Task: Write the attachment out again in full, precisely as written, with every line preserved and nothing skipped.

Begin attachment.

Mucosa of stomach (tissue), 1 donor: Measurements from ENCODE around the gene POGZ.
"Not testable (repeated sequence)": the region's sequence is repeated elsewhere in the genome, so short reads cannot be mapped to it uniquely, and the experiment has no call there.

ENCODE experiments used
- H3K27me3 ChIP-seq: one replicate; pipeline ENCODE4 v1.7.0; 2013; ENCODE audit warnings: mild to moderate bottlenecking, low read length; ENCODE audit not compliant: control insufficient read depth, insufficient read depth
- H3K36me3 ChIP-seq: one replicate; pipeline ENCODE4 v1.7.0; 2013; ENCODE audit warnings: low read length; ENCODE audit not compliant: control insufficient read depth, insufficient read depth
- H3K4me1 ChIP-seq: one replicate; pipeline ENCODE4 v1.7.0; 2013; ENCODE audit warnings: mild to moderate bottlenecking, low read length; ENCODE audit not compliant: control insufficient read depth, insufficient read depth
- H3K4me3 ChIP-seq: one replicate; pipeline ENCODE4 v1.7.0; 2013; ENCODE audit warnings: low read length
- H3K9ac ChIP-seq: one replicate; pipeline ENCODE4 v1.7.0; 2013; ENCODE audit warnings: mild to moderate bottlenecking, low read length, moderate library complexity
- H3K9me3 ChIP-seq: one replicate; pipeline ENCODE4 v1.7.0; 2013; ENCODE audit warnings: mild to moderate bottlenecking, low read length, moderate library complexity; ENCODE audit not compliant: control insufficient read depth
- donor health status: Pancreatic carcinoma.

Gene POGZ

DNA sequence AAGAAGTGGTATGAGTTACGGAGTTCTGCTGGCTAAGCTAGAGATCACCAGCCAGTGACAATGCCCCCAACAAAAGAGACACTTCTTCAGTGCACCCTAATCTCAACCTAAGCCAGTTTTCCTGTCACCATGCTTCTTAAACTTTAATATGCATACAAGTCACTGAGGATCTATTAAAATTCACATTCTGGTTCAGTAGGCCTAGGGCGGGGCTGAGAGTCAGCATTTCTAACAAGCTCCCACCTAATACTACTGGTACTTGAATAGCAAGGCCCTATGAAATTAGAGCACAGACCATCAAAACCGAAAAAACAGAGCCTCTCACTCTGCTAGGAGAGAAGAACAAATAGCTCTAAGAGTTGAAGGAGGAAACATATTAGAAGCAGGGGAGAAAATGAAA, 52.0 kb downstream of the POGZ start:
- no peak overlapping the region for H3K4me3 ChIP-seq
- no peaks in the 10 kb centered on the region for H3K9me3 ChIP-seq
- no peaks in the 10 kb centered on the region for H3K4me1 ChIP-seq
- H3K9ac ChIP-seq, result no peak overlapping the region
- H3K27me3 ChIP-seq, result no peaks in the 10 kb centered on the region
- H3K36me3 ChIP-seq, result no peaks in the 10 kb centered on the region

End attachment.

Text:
Mucosa of stomach (tissue), 1 donor: Measurements from ENCODE around the gene POGZ.
"Not testable (repeated sequence)": the region's sequence is repeated elsewhere in the genome, so short reads cannot be mapped to it uniquely, and the experiment has no call there.

ENCODE experiments used
- H3K27me3 ChIP-seq: one replicate; pipeline ENCODE4 v1.7.0; 2013; ENCODE audit warnings: mild to moderate bottlenecking, low read length; ENCODE audit not compliant: control insufficient read depth, insufficient read depth
- H3K36me3 ChIP-seq: one replicate; pipeline ENCODE4 v1.7.0; 2013; ENCODE audit warnings: low read length; ENCODE audit not compliant: control insufficient read depth, insufficient read depth
- H3K4me1 ChIP-seq: one replicate; pipeline ENCODE4 v1.7.0; 2013; ENCODE audit warnings: mild to moderate bottlenecking, low read length; ENCODE audit not compliant: control insufficient read depth, insufficient read depth
- H3K4me3 ChIP-seq: one replicate; pipeline ENCODE4 v1.7.0; 2013; ENCODE audit warnings: low read length
- H3K9ac ChIP-seq: one replicate; pipeline ENCODE4 v1.7.0; 2013; ENCODE audit warnings: mild to moderate bottlenecking, low read length, moderate library complexity
- H3K9me3 ChIP-seq: one replicate; pipeline ENCODE4 v1.7.0; 2013; ENCODE audit warnings: mild to moderate bottlenecking, low read length, moderate library complexity; ENCODE audit not compliant: control insufficient read depth
- donor health status: Pancreatic carcinoma.

Gene POGZ

DNA sequence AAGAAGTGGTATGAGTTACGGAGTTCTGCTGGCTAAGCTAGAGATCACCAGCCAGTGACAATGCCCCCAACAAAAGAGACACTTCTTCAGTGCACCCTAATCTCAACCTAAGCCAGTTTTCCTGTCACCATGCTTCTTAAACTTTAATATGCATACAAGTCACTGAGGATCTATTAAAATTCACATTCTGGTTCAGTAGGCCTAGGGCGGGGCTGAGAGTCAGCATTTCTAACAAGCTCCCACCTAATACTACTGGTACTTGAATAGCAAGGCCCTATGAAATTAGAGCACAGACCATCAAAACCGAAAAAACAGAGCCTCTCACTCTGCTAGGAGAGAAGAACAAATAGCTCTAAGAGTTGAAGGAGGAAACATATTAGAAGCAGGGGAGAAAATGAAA, 52.0 kb downstream of the POGZ start:
- no peak overlapping the region for H3K4me3 ChIP-seq
- no peaks in the 10 kb centered on the region for H3K9me3 ChIP-seq
- no peaks in the 10 kb centered on the region for H3K4me1 ChIP-seq
- H3K9ac ChIP-seq, result no peak overlapping the region
- H3K27me3 ChIP-seq, result no peaks in the 10 kb centered on the region
- H3K36me3 ChIP-seq, result no peaks in the 10 kb centered on the region